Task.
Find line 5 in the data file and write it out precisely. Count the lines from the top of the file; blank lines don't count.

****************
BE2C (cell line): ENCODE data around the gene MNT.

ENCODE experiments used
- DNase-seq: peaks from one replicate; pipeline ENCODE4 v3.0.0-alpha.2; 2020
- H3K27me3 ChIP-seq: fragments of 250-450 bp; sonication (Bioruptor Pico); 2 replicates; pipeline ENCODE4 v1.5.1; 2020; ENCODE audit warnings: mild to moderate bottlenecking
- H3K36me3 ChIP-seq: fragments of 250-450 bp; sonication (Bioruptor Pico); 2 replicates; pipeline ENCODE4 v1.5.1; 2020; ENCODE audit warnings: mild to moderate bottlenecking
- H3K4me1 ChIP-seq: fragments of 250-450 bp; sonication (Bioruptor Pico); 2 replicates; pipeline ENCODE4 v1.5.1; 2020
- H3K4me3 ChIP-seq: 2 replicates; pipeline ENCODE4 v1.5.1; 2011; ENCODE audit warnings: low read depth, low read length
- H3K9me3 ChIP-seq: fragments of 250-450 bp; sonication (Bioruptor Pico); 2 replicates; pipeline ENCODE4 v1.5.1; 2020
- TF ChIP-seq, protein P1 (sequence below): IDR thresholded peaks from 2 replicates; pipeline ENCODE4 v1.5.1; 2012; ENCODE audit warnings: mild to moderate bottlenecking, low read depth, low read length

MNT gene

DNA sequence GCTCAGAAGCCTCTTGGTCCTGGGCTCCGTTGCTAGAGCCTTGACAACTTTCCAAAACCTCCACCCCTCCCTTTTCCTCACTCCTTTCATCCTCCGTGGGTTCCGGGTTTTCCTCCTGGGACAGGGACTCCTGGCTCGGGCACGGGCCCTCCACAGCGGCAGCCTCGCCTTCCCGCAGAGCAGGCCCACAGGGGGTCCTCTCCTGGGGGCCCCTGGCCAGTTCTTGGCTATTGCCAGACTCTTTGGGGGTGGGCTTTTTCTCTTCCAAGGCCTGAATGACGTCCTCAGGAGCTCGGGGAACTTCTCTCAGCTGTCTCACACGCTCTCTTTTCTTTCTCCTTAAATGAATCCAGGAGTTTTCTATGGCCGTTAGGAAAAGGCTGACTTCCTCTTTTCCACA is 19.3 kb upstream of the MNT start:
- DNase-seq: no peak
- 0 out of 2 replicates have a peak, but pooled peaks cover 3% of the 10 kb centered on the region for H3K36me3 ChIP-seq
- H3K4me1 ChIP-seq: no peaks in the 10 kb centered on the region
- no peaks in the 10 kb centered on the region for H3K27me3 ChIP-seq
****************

- H3K36me3 ChIP-seq: fragments of 250-450 bp; sonication (Bioruptor Pico); 2 replicates; pipeline ENCODE4 v1.5.1; 2020; ENCODE audit warnings: mild to moderate bottlenecking